China Unicom, one of the three major telecom operators in China, announced on Wednesday that it is poised to invite private-sector investors to the government-backed company -- a test case that serves as the country's reform of state-owned enterprises (SOEs).
The move, known as "mixed-ownership-reform plans", has been pushed by the Chinese government to draw private capital into the SOEs in a bid to vitalize them. All the three major operators including China Mobile, China Unicom, and China Telecom are government-backed enterprises.
Hong Kong-listed China Unicom said its parent, China United Network Communications, "is contemplating, developing, and progressing significant matters relating to the mixed ownership reform".
As a platform for the mixed ownership reform, it may potentially involve a change in the shareholding structure of its Shanghai-listed parent, according to a filing to the Hong Kong stock exchange on Wednesday.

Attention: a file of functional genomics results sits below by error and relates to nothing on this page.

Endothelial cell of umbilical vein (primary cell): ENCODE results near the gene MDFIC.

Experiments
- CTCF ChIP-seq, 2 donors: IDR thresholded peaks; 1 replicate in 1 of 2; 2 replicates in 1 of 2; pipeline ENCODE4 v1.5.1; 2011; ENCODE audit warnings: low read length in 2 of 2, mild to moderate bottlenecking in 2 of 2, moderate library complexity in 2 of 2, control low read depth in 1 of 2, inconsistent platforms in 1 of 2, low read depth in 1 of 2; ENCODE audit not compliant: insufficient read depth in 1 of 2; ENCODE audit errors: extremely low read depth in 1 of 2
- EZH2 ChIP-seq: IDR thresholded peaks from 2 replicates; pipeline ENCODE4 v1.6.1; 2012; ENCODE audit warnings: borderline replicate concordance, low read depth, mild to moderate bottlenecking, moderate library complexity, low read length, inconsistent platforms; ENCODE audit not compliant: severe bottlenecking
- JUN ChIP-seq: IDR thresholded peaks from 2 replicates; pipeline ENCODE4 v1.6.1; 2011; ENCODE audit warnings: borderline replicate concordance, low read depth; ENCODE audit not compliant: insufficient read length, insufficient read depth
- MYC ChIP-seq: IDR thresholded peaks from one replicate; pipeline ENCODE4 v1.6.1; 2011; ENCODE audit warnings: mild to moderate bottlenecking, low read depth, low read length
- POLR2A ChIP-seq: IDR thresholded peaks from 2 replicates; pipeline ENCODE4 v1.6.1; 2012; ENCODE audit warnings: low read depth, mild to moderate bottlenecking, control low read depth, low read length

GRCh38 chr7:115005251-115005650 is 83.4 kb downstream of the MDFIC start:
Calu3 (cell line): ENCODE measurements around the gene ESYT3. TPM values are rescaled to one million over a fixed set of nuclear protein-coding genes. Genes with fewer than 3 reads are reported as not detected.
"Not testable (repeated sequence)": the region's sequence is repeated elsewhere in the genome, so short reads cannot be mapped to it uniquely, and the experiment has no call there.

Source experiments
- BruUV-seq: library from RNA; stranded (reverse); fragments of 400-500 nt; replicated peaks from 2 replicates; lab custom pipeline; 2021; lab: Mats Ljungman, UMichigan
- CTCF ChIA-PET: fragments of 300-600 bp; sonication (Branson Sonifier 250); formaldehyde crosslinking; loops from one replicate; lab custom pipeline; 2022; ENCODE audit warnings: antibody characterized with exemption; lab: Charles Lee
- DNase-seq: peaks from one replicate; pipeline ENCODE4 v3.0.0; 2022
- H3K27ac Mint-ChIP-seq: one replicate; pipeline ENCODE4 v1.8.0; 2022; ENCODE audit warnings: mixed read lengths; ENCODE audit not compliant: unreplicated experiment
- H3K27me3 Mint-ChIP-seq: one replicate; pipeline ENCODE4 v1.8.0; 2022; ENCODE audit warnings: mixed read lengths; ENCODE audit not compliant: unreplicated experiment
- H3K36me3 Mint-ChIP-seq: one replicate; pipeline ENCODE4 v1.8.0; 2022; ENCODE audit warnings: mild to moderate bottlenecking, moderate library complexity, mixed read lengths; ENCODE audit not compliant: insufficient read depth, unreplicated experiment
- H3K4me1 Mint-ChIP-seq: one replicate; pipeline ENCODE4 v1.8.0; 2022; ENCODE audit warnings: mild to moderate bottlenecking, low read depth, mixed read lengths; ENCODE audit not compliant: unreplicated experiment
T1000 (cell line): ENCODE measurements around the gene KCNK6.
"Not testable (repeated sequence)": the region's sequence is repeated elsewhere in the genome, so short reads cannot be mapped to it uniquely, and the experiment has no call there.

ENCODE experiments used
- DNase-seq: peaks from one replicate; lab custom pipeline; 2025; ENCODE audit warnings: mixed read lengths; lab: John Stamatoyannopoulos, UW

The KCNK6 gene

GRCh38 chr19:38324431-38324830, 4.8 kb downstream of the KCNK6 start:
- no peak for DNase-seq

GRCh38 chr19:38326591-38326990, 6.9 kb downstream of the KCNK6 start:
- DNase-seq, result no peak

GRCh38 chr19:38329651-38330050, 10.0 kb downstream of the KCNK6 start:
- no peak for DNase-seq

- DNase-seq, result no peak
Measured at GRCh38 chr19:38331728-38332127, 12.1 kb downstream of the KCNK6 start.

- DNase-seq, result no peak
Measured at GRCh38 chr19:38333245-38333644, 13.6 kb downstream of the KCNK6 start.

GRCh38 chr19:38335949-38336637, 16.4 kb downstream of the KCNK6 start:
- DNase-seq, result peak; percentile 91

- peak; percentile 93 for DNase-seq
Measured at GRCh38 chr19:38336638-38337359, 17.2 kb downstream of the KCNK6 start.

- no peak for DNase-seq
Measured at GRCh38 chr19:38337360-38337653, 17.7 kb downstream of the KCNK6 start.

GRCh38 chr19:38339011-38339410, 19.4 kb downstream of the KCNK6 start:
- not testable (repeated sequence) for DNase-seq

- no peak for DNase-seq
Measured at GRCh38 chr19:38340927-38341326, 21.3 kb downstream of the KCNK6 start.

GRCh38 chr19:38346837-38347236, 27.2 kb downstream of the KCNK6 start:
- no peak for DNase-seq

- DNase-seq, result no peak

"As the related plan for these matters is still under further deliberation, these matters are still subject to substantial uncertainty," the statement said.
China Unicom is world's sixth-largest mobile network operator in terms of subscribers, which reached 265.6 million as of the end of February this year.
In September, 2016, the National Development and Reform Commission -- the top economic planning body in China -- chose six state-owned enterprises in a pilot program for the mixed-ownership reform, which included China Unicom's parent company.
Over the past few month, China Unicom has inked deals with all the three major internet firms in China: Baidu, Alibaba, and Tencent, leaving speculation that these Chinese internet giants will become the first batch of private investors to participate in the government's mixed-ownership reform.